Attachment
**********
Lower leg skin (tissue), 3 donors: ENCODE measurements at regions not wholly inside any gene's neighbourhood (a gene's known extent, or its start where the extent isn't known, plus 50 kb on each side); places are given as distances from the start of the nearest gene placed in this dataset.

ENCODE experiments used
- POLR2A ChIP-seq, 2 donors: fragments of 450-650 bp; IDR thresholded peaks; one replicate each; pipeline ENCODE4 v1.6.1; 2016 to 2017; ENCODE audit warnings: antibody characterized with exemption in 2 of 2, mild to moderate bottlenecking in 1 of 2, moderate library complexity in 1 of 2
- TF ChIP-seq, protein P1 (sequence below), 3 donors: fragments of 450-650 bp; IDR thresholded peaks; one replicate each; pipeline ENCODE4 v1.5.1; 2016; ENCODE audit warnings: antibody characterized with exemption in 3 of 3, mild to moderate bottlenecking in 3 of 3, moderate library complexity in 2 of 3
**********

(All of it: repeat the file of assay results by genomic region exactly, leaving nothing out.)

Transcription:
Lower leg skin (tissue), 3 donors: ENCODE measurements at regions not wholly inside any gene's neighbourhood (a gene's known extent, or its start where the extent isn't known, plus 50 kb on each side); places are given as distances from the start of the nearest gene placed in this dataset.

ENCODE experiments used
- POLR2A ChIP-seq, 2 donors: fragments of 450-650 bp; IDR thresholded peaks; one replicate each; pipeline ENCODE4 v1.6.1; 2016 to 2017; ENCODE audit warnings: antibody characterized with exemption in 2 of 2, mild to moderate bottlenecking in 1 of 2, moderate library complexity in 1 of 2
- TF ChIP-seq, protein P1 (sequence below), 3 donors: fragments of 450-650 bp; IDR thresholded peaks; one replicate each; pipeline ENCODE4 v1.5.1; 2016; ENCODE audit warnings: antibody characterized with exemption in 3 of 3, mild to moderate bottlenecking in 3 of 3, moderate library complexity in 2 of 3